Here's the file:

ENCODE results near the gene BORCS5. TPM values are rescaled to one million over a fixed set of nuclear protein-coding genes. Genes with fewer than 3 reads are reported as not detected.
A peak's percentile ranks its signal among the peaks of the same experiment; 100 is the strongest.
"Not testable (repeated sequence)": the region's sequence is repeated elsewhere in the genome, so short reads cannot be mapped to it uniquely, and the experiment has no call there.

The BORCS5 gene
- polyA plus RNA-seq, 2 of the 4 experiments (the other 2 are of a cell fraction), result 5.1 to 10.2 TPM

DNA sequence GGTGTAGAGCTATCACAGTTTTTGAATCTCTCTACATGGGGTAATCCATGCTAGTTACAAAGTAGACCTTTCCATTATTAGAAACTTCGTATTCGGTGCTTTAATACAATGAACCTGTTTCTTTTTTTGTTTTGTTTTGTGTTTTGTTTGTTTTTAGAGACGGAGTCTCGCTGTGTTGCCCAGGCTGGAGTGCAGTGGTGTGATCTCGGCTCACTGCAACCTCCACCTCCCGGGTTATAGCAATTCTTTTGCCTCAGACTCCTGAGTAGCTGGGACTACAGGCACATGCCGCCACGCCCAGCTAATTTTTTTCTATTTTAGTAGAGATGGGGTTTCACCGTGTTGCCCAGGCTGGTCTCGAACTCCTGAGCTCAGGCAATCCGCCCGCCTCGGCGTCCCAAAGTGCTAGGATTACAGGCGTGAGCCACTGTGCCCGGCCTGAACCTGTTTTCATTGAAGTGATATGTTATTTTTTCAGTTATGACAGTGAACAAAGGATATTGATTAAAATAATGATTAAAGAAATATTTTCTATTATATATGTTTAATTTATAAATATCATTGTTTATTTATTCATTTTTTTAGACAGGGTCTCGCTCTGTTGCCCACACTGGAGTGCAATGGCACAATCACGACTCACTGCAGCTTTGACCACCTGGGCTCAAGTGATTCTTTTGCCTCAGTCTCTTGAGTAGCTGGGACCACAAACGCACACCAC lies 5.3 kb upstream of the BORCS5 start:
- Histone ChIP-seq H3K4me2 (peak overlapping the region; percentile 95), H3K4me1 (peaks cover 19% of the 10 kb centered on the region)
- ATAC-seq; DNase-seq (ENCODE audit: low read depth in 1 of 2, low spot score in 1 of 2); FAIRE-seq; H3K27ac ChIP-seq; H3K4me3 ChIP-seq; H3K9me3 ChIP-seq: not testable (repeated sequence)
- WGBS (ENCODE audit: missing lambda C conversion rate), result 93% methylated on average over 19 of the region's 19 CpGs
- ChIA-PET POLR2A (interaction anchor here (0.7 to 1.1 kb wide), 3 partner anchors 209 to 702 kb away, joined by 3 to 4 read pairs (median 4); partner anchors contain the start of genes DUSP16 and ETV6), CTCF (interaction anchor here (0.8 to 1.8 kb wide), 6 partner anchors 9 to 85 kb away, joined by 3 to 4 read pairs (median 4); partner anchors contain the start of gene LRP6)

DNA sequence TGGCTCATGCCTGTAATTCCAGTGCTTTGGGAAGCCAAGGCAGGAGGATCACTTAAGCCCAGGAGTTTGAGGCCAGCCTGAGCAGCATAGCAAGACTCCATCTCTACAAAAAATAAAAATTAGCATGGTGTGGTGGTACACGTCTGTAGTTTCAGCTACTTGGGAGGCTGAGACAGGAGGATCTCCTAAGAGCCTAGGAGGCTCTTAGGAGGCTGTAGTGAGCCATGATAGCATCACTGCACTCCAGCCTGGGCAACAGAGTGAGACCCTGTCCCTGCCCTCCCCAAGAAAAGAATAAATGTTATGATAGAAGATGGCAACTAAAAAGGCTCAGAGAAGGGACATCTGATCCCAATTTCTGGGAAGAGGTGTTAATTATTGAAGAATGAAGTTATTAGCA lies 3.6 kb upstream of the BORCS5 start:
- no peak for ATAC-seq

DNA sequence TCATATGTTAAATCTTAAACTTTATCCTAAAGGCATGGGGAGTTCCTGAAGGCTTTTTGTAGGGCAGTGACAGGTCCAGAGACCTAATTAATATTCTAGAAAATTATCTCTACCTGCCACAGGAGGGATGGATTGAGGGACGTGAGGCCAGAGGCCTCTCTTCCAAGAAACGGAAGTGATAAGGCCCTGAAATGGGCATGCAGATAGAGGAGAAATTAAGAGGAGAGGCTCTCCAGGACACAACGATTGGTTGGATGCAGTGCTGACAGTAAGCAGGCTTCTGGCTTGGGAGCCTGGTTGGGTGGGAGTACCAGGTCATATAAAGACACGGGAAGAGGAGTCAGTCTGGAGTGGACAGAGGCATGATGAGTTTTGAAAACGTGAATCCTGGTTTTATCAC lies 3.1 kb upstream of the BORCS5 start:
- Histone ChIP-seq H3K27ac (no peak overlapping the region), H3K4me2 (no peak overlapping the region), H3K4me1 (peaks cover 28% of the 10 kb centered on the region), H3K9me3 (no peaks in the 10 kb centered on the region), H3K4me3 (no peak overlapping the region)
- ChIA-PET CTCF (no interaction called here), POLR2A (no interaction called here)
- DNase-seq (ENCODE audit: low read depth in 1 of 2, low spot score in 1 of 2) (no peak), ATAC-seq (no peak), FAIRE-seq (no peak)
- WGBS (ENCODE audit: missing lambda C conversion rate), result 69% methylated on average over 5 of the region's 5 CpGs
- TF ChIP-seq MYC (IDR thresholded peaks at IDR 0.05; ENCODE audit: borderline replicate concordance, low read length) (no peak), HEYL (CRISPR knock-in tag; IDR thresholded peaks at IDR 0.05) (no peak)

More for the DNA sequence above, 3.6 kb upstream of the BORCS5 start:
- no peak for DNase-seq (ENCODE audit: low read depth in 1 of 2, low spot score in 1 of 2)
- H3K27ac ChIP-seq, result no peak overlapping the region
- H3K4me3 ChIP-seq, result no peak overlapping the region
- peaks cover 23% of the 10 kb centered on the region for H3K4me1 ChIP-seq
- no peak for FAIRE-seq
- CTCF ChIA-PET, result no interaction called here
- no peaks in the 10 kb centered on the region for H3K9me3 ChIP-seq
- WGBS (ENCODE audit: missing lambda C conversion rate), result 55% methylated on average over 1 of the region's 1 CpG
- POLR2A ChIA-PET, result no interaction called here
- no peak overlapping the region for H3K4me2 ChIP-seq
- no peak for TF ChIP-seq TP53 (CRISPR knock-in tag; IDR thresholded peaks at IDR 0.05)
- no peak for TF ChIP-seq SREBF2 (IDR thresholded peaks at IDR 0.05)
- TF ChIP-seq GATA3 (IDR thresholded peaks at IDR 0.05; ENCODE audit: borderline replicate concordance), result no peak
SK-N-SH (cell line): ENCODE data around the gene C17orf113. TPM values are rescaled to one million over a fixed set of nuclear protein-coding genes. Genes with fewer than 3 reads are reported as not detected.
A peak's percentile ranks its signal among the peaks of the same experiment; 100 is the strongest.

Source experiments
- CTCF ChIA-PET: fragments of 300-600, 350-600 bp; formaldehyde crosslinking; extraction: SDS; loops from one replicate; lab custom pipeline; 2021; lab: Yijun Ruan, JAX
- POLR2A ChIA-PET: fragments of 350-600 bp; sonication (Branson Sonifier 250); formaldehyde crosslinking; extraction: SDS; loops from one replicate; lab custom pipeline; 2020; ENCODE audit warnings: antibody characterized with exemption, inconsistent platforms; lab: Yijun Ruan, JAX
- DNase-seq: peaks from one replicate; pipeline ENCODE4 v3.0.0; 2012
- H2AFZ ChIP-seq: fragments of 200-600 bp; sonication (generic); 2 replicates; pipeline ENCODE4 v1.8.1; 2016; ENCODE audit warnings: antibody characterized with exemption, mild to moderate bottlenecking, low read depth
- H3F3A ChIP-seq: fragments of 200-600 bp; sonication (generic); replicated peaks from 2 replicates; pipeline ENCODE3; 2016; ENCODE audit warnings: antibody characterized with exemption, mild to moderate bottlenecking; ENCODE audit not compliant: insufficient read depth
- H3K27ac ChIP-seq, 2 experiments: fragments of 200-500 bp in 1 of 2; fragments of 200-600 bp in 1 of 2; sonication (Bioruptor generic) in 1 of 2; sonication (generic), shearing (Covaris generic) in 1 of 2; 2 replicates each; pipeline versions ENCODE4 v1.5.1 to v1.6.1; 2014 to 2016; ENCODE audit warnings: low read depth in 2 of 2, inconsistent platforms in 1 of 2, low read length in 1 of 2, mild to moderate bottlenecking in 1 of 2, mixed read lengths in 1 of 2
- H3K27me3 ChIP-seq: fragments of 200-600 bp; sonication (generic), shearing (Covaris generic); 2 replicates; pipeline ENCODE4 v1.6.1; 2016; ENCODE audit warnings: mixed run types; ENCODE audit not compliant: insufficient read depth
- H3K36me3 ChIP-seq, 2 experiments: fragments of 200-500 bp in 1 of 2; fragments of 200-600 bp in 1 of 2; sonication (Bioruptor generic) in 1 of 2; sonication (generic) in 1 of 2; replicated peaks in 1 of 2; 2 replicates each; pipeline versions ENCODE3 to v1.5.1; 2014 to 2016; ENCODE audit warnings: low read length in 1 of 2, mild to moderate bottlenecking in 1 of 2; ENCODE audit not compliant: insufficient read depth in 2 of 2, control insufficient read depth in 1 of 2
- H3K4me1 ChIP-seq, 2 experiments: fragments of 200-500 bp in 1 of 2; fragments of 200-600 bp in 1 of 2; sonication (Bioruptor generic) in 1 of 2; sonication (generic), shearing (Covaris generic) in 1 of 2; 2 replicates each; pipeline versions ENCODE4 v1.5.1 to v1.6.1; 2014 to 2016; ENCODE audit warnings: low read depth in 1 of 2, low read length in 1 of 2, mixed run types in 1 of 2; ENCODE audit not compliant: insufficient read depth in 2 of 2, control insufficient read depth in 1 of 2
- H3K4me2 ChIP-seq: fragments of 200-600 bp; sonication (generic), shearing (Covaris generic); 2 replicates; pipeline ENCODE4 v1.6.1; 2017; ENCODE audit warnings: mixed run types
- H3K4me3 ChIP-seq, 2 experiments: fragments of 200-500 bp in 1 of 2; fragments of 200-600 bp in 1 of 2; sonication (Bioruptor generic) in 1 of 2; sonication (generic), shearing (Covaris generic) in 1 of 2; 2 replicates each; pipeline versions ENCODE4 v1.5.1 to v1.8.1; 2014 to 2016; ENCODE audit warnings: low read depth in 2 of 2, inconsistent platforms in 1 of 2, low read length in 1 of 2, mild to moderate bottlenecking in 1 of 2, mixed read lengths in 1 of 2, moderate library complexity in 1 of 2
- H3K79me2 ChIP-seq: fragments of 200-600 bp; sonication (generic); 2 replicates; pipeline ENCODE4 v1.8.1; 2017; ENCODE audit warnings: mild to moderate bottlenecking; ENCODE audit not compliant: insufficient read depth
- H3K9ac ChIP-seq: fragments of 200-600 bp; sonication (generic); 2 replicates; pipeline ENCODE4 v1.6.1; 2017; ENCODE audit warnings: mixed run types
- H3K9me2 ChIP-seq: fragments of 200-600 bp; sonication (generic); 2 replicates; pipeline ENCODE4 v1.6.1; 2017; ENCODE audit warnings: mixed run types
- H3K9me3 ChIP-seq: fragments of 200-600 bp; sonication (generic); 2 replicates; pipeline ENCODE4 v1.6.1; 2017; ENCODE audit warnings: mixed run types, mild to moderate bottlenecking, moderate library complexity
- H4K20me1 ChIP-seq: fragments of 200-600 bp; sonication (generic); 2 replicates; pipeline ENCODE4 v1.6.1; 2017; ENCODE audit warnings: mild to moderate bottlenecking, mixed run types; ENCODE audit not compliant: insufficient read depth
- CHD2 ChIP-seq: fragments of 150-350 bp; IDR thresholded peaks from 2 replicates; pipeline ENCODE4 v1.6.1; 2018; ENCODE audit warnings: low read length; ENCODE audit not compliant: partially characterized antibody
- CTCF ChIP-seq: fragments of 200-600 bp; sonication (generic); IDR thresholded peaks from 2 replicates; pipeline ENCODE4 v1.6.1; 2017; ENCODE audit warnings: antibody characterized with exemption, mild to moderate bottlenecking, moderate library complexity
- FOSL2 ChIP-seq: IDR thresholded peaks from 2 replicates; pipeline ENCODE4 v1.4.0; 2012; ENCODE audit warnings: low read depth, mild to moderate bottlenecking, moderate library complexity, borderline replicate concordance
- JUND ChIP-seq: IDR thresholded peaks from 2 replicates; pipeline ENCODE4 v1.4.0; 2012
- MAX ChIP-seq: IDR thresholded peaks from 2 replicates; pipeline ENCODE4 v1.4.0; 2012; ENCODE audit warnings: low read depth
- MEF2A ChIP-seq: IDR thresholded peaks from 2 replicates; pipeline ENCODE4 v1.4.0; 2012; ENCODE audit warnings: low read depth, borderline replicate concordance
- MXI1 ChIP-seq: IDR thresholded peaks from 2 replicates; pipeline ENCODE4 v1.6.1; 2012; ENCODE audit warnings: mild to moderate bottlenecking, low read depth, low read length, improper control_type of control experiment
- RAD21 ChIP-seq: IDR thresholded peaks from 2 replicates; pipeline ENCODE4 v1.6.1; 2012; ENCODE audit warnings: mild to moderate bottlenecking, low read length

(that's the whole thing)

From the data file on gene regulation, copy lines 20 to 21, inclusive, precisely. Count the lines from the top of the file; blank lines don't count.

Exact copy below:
- no peak for DNase-seq (ENCODE audit: low read depth in 1 of 2, low spot score in 1 of 2)
- H3K27ac ChIP-seq, result no peak overlapping the region